This hand worked out perfect for me. Had I chosen to raise pre flop I would not have gotten any action. Now that the hand played out, it also became obvious that a re-raise preflop would have also killed the action. By slow playing pre flop and then implementing a “stop & go” strategy on the flop and turn I was able to double up with the hand.

Changing gears Mid-Hand
All two often you will see players that have raised pre flop immediately lead out with, what is referred to as, a continuation bet. Most likely, 3 out of 4 times, they have missed the flop. Yet they choose to fire away nonetheless. This is common practice as the flop may have very well missed your opponent as well and you may be able to take the pot down right there and then. After implementing a continuation bet and facing the slightest signs of resistance a player is usually prepared to abandon the hand and move on. This is exactly the situation we want to exploit.

While at the Bellagio last week, I decided to partake in a little cash game action. The biggest game I could find on Saturday afternoon was a 50-100 No Limit Hold’em game that was about to get off. I took my seat and realized that two seats to my left was our current reigning World Champion, Mr. Jamie Gold. Much to my surprise a very nice and pleasant man, that was very courteous and gracious throughout the day. I decided to take it slow in the beginning and feel out the table. I soon realized that Jamie, given the opportunity, was willing to bluff his chips away at any pot, if he thought he smelled weakness, so I waited for the right moment to set up a hand.

In one particular hand, while I was on the small Blind, Jamie had decided to straddle. Two players limped into the pot calling Jamie’s straddle. I decided to place out a large raise (big enough to make it appear that I was trying to steal the pot) and so I raised to $1,900 (19x the Big Blind). The big Blind folded and Jamie called instantly. I was holding Qh-Qd.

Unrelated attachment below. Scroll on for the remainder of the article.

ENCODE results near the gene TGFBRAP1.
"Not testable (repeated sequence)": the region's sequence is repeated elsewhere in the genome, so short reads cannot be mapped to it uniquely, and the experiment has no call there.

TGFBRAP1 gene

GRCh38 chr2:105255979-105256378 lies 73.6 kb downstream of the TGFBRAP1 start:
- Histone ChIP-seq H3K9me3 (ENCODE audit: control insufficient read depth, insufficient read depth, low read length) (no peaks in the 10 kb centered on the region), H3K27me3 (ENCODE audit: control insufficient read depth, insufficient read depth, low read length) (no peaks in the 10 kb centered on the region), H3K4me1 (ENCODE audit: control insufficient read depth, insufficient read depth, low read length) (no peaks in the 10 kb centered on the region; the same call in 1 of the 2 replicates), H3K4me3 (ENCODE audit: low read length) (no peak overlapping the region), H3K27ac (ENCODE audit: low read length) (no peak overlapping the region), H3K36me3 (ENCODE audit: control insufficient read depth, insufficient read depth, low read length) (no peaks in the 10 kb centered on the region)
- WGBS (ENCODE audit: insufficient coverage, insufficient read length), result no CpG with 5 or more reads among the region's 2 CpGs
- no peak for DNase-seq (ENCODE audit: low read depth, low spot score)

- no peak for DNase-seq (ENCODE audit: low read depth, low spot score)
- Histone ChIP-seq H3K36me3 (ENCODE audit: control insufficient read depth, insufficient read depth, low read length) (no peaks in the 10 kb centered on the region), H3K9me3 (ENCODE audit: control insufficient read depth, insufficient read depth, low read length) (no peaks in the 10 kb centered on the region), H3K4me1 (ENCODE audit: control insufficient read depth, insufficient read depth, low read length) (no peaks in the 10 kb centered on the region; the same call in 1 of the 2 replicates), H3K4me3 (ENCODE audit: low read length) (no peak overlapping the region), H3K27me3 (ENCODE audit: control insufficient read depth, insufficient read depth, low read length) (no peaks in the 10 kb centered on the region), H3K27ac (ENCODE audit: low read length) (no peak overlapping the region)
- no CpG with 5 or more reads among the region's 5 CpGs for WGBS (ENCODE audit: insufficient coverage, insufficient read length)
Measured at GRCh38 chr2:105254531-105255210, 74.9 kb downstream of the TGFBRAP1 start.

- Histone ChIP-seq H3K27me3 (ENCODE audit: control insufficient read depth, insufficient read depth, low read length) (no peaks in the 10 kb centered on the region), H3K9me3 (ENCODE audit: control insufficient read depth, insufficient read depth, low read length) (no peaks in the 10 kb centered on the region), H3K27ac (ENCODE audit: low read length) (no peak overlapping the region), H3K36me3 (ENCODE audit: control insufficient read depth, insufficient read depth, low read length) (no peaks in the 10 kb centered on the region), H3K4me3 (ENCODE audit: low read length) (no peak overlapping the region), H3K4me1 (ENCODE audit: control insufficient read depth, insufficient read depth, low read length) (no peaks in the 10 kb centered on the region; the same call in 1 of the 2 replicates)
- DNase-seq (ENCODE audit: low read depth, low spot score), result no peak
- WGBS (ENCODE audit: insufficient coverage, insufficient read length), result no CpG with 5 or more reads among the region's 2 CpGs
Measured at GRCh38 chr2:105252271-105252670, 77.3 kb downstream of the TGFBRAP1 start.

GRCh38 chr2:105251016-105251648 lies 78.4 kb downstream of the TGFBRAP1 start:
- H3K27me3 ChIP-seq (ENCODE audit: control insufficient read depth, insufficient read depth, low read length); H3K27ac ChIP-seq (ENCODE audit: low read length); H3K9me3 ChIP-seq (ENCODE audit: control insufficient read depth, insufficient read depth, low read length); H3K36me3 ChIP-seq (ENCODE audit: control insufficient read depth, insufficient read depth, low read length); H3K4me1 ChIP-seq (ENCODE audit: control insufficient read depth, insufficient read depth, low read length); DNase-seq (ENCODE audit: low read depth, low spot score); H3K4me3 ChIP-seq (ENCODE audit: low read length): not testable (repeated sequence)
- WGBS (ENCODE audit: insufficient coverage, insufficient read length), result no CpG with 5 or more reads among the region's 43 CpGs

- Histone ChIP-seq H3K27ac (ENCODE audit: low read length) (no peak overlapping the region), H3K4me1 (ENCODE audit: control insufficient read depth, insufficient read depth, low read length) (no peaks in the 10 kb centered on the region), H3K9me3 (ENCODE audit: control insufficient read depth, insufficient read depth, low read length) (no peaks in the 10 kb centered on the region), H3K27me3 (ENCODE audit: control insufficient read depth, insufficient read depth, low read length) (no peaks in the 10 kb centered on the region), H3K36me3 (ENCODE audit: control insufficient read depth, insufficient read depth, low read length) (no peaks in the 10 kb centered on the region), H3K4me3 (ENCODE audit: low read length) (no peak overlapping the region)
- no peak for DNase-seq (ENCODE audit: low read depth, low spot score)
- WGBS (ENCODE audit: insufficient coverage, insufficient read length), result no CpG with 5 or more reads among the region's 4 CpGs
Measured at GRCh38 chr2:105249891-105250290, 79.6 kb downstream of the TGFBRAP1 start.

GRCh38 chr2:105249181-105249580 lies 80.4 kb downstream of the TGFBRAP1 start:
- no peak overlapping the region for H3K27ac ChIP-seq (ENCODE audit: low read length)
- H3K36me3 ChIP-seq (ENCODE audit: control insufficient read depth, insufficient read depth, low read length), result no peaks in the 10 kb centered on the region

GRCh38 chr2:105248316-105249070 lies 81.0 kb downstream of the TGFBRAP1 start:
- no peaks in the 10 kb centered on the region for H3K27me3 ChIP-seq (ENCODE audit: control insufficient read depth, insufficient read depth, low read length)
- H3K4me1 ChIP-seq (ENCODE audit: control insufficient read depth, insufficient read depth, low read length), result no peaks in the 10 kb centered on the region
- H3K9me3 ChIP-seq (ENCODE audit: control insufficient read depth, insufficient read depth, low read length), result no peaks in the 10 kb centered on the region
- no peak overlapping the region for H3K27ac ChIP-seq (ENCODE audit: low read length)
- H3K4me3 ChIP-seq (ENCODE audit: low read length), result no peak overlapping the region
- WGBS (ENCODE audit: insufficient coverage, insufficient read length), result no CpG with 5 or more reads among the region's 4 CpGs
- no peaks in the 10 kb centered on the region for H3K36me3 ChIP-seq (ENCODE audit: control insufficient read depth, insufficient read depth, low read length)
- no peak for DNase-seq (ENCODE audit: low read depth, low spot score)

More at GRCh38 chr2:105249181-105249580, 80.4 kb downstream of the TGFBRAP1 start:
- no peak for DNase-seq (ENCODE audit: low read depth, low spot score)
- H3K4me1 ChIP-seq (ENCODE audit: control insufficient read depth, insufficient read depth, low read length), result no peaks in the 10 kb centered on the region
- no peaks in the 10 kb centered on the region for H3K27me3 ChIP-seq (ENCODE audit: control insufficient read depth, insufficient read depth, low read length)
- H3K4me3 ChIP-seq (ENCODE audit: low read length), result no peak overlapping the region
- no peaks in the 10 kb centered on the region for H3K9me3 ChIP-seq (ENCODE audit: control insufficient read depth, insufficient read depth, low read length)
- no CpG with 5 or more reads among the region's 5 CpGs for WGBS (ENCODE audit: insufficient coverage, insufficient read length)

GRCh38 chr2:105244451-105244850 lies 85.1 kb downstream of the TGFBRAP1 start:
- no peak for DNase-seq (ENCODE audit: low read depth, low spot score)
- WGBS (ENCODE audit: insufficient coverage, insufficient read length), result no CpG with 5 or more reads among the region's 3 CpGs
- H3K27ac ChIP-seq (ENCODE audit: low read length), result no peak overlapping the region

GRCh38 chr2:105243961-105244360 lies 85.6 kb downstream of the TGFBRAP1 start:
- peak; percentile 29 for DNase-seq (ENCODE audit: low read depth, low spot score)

The flop was 10c-As-Ac.

I immediately led out with a bet of 3/4 the pot. Jamie called (had Jamie had been holding an Ace, he would have, most likely, raised the pot especially with two clubs on board). The turn was a 7d. I immediately checked. Jamie misread the check as weakness and immediately led out with a huge bet putting me all-in, in an attempt to take down the pot. I called. Jamie was playing Js-Jd. The Big Blind admitted he had laid down J-10 and Jamie was dead to the case Jack. Jamie hit the case Jack on the river and took down the pot.

The play had worked out beautifully. He took the bait when I put the breaks on, on the turn, and tried to take down the pot, giving me the exact showdown I wanted. He assumed what most players would have assumed, that I had completely missed the flop and was going to lay down the hand at the first sign of resistance.

Unfortunately, even though I was a 97% favorite going to the river, I got cracked. At the end of the day, your hand still needs to hold up, no matter how brilliant your play was.

John “The Greek” Leontakianakos is a professional poker player with 27 years of experience. He is currently in the process of publishing a book on poker and runs his own website called JohnTheGreekPoker.

Be Sociable, Share!

Leave a Reply